Collecting Butterflies

Fishing for brightly colored fish is a staple in our arsenal of toddler crafts. But some little ones get frustrated at missing the magnet-to-paperclip connection.

Either try this butterfly idea or add it to your arsenal as a variation during your units on colors and bugs.

What You Need

colorful paper

child-safe scissors


paper towel tubes, one for each butterfly catcher

What You Do

1. Cut out simple big butterflies from the paper. (The child-safe scissors can be for you; they’re definitely for the young ones helping you.) Laminate the butterflies for durability and re-use, if you can.

2. Create a wand by wrapping the paper towel tube with colorful papers. Glue the ends to the towel.

3. Spread the butterflies out on the floor.

4. Ask the children to collect as many butterflies as they can: touch the butterfly with the wand, then gently pick it up.


Helpful additions and variations:

a) Provide a basket to collect the butterflies.

b) If the butterflies are laminated, stick a good-sized loop of tape to the middle of each butterfly. Catching butterflies now becomes a much more manageable matter of wand to tape!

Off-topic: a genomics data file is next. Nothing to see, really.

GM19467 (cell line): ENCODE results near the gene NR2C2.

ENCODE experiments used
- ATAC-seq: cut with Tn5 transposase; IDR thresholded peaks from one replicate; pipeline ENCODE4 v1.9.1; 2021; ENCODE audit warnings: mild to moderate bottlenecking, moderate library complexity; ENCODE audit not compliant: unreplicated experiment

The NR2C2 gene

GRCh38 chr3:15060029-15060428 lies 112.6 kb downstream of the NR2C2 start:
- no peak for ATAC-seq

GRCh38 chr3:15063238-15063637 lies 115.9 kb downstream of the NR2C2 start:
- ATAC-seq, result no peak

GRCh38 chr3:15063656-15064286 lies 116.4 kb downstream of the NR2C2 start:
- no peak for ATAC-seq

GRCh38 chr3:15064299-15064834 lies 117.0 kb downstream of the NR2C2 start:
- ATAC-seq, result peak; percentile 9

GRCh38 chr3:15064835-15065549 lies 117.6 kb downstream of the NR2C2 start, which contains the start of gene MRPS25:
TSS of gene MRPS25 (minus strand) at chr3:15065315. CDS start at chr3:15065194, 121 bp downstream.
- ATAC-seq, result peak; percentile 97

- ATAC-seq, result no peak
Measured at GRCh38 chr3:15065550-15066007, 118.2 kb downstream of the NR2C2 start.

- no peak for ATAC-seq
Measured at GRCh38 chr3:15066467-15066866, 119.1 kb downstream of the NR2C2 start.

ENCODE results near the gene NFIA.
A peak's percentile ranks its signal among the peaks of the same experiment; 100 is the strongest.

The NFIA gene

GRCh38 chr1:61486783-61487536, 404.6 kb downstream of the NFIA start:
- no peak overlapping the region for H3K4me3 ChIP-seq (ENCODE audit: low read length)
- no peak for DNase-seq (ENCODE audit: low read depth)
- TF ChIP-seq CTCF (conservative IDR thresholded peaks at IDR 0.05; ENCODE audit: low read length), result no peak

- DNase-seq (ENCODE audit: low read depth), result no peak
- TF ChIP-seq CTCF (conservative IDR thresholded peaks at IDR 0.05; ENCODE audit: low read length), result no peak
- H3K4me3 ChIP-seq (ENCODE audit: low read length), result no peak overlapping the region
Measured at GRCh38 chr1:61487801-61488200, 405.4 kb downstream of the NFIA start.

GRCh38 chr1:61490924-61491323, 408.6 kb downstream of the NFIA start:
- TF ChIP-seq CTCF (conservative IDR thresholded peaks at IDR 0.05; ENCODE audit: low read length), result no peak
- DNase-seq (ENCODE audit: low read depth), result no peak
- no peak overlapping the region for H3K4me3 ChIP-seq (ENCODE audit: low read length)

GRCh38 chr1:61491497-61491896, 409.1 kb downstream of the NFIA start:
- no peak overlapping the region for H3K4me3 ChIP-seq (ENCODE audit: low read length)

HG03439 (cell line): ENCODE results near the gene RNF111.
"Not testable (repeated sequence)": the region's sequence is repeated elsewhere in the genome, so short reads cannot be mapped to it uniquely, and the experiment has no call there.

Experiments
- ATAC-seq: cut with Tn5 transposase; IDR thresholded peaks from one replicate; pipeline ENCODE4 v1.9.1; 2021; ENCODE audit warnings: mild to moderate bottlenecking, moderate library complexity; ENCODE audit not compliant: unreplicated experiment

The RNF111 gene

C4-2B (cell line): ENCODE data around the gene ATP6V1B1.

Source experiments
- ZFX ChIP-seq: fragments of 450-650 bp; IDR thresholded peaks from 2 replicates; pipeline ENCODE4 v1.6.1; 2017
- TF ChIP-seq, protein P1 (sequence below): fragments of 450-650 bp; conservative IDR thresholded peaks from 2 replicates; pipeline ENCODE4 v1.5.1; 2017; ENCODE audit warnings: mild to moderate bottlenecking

c) Identify the butterfly colors.

d) Count how many butterflies you caught.

e) Set the butterflies free at the end of the activity. If they come back to you…..

Shyamala Shanmugasundaram of Navi Mumbai, India, submitted this activity to The Encyclopedia of Infant and Toddler Activities. I love it!


Oh yes, this is for your older learners:


7 Responses

  1. This is one of the games I want to try in the book. I am thinking how to make the wand. One that is safe and will last and can be used in other activities.

    • Wrap the paper towel tube in contact paper? That clear sheet stuff often used in kitchen cabinets, know what I’m talking about? Hm. If other ideas come up, I’ll give a shout!

      • Right. Paper towel roll? Too thick for little hands and after one class it’s garbage. I found some cool halloween wands made from dowel rods covered in felt. But they have pumpkins (which I can change with some effort) on the end. Still thinking. It would be great if each student had their own special magic wand. There are lots of activities you can do with them.

        • Sorry the laminated paper towel idea wasn’t right for you, Bob.

          Buying is one option, yes, and we’ve had good success with back scratchers and pestles from the ¥100 shops. Somewhere around here I have a list of wands you can make, if you prefer that route. Let me know if you want me to look for it.

          And let me know when you get that post up about using wands in class!


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